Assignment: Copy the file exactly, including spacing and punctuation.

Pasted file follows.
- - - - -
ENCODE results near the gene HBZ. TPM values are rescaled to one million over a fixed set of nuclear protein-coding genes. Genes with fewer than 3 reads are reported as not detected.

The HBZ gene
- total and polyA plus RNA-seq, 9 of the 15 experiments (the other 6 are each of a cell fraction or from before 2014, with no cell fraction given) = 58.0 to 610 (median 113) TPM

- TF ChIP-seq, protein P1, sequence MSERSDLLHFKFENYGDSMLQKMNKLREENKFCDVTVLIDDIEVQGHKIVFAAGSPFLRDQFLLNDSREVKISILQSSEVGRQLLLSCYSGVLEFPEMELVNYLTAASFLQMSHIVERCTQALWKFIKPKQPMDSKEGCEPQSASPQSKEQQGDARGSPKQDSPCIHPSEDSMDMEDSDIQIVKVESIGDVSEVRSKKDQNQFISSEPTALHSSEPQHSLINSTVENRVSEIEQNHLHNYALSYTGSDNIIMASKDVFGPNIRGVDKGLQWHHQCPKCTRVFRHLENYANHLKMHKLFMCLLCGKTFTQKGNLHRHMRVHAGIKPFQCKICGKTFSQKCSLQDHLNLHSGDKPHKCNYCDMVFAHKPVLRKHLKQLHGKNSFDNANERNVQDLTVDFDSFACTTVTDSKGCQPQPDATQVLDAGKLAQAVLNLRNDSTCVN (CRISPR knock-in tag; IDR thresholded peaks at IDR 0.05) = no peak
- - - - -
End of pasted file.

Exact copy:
ENCODE results near the gene HBZ. TPM values are rescaled to one million over a fixed set of nuclear protein-coding genes. Genes with fewer than 3 reads are reported as not detected.

The HBZ gene
- total and polyA plus RNA-seq, 9 of the 15 experiments (the other 6 are each of a cell fraction or from before 2014, with no cell fraction given) = 58.0 to 610 (median 113) TPM

- TF ChIP-seq, protein P1, sequence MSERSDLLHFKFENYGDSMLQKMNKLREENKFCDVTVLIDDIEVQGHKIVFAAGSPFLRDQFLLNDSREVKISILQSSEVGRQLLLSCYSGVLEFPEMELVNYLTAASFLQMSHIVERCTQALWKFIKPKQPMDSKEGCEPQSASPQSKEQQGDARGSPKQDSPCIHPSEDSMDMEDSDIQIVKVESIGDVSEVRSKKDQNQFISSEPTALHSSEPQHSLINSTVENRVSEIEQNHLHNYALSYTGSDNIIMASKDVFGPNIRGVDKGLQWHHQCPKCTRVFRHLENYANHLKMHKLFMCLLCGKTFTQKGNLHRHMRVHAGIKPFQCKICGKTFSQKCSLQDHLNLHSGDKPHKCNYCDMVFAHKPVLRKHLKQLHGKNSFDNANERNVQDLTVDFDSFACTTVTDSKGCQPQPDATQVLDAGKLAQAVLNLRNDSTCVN (CRISPR knock-in tag; IDR thresholded peaks at IDR 0.05) = no peak